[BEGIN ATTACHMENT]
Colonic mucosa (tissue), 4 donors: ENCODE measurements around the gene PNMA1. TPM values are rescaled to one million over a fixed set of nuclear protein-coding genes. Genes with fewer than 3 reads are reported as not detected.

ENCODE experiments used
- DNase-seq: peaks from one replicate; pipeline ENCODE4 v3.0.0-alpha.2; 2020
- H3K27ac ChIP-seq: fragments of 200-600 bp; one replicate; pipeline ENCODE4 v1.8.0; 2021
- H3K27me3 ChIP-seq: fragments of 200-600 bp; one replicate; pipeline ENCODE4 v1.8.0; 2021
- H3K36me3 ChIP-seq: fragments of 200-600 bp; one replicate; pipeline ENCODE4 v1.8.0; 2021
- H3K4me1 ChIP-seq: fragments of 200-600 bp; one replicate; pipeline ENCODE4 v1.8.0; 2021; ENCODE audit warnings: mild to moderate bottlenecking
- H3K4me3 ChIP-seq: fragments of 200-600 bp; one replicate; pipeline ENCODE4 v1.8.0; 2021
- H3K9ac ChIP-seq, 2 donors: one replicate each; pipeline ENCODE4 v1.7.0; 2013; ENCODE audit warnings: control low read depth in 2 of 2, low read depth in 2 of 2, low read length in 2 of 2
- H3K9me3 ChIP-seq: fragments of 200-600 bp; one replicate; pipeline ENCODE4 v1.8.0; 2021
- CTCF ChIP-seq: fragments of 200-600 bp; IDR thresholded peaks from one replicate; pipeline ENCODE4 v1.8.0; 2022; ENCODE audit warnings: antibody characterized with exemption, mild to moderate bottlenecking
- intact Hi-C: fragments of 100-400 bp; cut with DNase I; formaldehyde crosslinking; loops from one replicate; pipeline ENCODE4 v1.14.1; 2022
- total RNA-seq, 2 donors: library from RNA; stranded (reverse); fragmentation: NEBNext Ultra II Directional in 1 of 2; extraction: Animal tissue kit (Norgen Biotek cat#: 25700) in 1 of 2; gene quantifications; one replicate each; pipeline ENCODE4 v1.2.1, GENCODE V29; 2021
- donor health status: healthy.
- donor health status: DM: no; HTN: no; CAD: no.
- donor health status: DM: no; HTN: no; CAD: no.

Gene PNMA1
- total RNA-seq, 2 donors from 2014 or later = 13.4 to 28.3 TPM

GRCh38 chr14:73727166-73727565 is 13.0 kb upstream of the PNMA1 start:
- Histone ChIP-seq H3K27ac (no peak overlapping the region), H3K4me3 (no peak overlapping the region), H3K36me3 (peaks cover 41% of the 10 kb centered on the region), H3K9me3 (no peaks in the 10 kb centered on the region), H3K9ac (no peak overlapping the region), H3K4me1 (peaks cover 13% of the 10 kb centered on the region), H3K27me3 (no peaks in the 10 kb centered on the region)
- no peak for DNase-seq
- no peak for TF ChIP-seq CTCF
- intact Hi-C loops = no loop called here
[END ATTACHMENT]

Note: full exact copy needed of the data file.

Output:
Colonic mucosa (tissue), 4 donors: ENCODE measurements around the gene PNMA1. TPM values are rescaled to one million over a fixed set of nuclear protein-coding genes. Genes with fewer than 3 reads are reported as not detected.

ENCODE experiments used
- DNase-seq: peaks from one replicate; pipeline ENCODE4 v3.0.0-alpha.2; 2020
- H3K27ac ChIP-seq: fragments of 200-600 bp; one replicate; pipeline ENCODE4 v1.8.0; 2021
- H3K27me3 ChIP-seq: fragments of 200-600 bp; one replicate; pipeline ENCODE4 v1.8.0; 2021
- H3K36me3 ChIP-seq: fragments of 200-600 bp; one replicate; pipeline ENCODE4 v1.8.0; 2021
- H3K4me1 ChIP-seq: fragments of 200-600 bp; one replicate; pipeline ENCODE4 v1.8.0; 2021; ENCODE audit warnings: mild to moderate bottlenecking
- H3K4me3 ChIP-seq: fragments of 200-600 bp; one replicate; pipeline ENCODE4 v1.8.0; 2021
- H3K9ac ChIP-seq, 2 donors: one replicate each; pipeline ENCODE4 v1.7.0; 2013; ENCODE audit warnings: control low read depth in 2 of 2, low read depth in 2 of 2, low read length in 2 of 2
- H3K9me3 ChIP-seq: fragments of 200-600 bp; one replicate; pipeline ENCODE4 v1.8.0; 2021
- CTCF ChIP-seq: fragments of 200-600 bp; IDR thresholded peaks from one replicate; pipeline ENCODE4 v1.8.0; 2022; ENCODE audit warnings: antibody characterized with exemption, mild to moderate bottlenecking
- intact Hi-C: fragments of 100-400 bp; cut with DNase I; formaldehyde crosslinking; loops from one replicate; pipeline ENCODE4 v1.14.1; 2022
- total RNA-seq, 2 donors: library from RNA; stranded (reverse); fragmentation: NEBNext Ultra II Directional in 1 of 2; extraction: Animal tissue kit (Norgen Biotek cat#: 25700) in 1 of 2; gene quantifications; one replicate each; pipeline ENCODE4 v1.2.1, GENCODE V29; 2021
- donor health status: healthy.
- donor health status: DM: no; HTN: no; CAD: no.
- donor health status: DM: no; HTN: no; CAD: no.

Gene PNMA1
- total RNA-seq, 2 donors from 2014 or later = 13.4 to 28.3 TPM

GRCh38 chr14:73727166-73727565 is 13.0 kb upstream of the PNMA1 start:
- Histone ChIP-seq H3K27ac (no peak overlapping the region), H3K4me3 (no peak overlapping the region), H3K36me3 (peaks cover 41% of the 10 kb centered on the region), H3K9me3 (no peaks in the 10 kb centered on the region), H3K9ac (no peak overlapping the region), H3K4me1 (peaks cover 13% of the 10 kb centered on the region), H3K27me3 (no peaks in the 10 kb centered on the region)
- no peak for DNase-seq
- no peak for TF ChIP-seq CTCF
- intact Hi-C loops = no loop called here